After finding some more popular blogs on the internet prior to June, I also ran across one or two that caught my attention that were written by people just like me. I found myself blogging by the beginning of June. It distracted me from the everyday happenings that I didn’t want to think about and deal with as I should have. It was my escape.

Come the end of July, having been a blogger for a little over a month, I had found so many writers who write interesting material and I felt as though I had become one of them. The world was at my fingertips, quite literally. Many of the bloggers I read were setting goals for themselves, or simply running on a random schedule due to a load of life being delivered on a constant basis. I still wanted to join in the writing fun.

I decided by the first of August that I would also set a list of achievable goals and get busy writing. I found several interesting topics and did some research, took necessary notes, and only got a little actual writing done. I feel horrible for not having completed the list of simple goals that I created for myself.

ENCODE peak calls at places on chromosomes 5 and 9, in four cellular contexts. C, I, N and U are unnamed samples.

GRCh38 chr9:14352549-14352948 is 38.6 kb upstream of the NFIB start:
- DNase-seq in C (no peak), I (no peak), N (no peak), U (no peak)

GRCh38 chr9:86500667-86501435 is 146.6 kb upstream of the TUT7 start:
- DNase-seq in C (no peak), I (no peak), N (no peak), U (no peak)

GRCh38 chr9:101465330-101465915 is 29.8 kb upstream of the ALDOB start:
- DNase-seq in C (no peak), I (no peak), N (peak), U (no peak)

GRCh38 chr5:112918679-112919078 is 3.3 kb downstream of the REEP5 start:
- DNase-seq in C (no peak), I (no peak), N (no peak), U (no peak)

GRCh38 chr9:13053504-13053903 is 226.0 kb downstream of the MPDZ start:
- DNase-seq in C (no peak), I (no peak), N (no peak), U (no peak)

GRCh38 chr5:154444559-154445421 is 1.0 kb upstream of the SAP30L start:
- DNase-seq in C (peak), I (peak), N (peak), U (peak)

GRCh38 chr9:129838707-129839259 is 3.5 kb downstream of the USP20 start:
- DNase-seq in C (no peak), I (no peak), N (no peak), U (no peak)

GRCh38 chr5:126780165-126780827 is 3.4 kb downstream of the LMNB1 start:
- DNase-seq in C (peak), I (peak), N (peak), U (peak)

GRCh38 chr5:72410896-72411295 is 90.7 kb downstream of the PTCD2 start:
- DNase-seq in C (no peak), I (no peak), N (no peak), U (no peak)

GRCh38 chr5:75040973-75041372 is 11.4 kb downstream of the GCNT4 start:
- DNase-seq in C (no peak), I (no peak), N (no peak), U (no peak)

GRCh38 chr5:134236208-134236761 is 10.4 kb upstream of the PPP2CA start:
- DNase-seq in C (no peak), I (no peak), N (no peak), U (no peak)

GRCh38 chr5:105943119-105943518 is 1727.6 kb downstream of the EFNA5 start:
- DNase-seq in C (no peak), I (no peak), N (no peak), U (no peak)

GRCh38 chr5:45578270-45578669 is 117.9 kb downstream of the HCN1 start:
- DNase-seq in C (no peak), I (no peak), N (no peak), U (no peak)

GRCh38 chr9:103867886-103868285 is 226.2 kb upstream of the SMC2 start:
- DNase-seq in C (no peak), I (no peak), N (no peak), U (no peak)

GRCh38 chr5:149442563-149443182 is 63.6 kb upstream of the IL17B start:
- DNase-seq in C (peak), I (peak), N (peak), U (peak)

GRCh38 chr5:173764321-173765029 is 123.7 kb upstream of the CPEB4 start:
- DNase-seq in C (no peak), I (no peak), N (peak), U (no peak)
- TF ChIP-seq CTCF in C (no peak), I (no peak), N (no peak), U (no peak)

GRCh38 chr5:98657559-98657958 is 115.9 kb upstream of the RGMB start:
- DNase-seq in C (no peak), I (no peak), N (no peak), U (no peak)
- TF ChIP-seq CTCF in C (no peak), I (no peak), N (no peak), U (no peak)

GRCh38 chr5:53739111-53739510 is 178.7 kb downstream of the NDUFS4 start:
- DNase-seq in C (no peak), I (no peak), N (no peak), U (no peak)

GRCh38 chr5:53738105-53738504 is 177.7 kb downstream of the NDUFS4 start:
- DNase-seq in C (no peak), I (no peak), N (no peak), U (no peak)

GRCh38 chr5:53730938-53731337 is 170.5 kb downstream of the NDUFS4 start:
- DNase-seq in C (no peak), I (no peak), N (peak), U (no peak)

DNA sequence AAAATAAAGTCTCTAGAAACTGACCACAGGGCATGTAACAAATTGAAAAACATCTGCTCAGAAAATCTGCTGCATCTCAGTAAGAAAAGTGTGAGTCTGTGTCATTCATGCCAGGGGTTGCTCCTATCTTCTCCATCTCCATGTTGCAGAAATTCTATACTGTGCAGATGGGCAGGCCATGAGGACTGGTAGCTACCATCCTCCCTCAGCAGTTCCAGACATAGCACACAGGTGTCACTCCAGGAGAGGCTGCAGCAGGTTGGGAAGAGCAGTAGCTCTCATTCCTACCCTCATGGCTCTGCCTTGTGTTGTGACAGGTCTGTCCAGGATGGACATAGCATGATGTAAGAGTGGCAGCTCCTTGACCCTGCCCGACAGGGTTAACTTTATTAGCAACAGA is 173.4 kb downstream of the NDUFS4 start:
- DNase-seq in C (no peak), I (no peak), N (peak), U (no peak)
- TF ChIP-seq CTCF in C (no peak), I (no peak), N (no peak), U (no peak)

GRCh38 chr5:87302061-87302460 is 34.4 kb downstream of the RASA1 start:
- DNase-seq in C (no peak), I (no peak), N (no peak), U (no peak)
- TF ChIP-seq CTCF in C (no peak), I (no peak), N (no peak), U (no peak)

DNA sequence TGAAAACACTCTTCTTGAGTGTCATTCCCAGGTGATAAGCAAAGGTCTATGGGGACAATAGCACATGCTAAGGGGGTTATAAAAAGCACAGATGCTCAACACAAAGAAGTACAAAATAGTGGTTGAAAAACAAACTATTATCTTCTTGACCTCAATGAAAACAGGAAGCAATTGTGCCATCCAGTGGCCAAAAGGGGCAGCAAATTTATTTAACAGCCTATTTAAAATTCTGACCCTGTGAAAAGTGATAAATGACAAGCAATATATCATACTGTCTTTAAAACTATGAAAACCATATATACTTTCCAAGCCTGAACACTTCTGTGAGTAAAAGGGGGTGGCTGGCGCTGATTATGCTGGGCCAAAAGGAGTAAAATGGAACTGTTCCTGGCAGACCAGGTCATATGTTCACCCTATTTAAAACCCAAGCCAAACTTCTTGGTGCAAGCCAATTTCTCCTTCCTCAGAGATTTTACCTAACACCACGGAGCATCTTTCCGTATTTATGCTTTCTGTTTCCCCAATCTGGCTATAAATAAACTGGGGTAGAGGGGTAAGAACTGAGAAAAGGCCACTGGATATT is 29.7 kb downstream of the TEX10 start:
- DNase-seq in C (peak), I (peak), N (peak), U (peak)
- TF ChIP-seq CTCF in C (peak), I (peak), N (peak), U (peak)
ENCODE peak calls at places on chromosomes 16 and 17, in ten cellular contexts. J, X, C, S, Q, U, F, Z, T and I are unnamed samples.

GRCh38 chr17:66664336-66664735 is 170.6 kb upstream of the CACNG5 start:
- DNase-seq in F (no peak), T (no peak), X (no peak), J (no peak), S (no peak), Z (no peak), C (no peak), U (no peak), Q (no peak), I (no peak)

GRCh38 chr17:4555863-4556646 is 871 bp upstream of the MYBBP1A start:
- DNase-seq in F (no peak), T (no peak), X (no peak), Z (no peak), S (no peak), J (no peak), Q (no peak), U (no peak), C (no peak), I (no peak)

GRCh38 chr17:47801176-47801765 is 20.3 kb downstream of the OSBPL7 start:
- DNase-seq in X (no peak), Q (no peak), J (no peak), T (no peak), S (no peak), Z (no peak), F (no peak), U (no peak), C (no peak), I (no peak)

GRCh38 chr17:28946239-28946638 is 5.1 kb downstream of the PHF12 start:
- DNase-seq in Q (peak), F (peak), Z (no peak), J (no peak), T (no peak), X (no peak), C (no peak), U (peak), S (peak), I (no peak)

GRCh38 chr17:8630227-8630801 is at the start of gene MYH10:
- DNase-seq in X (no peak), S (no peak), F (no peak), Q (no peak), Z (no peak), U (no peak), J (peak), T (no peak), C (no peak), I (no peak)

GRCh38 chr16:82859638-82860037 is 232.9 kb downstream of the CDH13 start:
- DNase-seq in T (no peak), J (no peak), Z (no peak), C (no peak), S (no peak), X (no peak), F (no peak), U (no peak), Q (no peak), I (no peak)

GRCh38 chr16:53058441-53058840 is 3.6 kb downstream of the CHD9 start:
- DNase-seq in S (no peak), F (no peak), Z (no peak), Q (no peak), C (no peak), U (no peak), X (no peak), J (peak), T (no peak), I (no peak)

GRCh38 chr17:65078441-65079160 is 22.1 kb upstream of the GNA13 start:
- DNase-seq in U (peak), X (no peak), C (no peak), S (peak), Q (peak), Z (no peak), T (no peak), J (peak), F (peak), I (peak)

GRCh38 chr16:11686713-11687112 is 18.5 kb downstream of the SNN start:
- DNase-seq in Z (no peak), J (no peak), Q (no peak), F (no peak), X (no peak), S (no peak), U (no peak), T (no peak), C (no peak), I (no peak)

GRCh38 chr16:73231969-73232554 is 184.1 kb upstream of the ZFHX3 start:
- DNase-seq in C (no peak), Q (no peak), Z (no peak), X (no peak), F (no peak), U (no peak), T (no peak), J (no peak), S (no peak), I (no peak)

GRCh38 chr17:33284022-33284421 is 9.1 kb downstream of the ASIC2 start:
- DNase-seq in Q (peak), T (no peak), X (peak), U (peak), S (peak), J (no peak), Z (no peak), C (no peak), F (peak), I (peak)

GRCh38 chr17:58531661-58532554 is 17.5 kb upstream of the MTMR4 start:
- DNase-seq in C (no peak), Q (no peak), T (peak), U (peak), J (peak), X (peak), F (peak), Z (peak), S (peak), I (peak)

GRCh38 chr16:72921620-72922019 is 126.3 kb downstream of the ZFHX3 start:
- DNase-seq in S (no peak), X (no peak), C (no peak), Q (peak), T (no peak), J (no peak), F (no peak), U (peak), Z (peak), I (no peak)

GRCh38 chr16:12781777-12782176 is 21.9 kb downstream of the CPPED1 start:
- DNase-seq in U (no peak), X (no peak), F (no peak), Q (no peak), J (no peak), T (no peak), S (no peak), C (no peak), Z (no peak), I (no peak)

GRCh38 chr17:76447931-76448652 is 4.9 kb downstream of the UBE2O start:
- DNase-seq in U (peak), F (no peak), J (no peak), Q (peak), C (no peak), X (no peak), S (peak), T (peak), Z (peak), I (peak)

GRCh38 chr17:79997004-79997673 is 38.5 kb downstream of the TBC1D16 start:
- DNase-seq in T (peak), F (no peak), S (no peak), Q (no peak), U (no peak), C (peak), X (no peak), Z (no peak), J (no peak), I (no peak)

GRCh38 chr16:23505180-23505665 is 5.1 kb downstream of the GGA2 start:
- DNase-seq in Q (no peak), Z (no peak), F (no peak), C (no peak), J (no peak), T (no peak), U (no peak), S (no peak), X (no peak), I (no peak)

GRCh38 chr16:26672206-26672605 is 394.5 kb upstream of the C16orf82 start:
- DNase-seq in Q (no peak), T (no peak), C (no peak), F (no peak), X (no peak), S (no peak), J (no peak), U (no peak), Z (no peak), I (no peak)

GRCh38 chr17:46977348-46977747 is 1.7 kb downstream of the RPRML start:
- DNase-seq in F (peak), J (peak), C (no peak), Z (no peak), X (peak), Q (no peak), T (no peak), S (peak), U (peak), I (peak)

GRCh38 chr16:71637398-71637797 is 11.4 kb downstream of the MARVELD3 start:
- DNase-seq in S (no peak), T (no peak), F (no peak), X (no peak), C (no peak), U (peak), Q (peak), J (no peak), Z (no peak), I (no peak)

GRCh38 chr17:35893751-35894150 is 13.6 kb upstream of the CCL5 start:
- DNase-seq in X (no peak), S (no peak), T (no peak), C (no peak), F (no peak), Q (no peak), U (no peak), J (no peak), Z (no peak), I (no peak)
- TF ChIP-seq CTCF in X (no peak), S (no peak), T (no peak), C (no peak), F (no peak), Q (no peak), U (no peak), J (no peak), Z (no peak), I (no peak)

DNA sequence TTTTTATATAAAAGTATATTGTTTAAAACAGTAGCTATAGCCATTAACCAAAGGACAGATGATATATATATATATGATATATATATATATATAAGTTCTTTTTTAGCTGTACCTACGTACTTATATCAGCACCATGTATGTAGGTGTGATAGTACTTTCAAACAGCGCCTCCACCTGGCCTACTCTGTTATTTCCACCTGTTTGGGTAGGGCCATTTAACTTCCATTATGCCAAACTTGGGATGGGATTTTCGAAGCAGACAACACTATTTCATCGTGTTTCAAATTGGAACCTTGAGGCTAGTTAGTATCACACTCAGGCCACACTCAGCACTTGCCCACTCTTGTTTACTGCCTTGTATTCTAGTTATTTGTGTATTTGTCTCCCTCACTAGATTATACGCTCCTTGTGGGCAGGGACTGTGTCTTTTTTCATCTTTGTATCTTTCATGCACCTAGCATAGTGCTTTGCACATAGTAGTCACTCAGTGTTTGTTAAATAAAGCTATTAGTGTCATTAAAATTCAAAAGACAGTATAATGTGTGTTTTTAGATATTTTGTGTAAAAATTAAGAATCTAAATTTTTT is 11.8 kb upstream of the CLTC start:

Unfortunately, life got in the way of my writing and I was unable to concentrate on thoughts and topics long enough to write anything of use. Though I feel that I have offered better quality posts during the month, I feel bad for having been pulled away so many times by so many distracting matters.

September is just around the corner, and my fingers are still able to push the keys on the keyboard in front of me. Just the same, they’re able to pick up a pencil or a pen and jot down notes and thoughts. Since I have a list of goals already in place, I will be working toward the goals that I have not yet achieved, while making each entry that I post of the best quality that I’m able to muster at that time.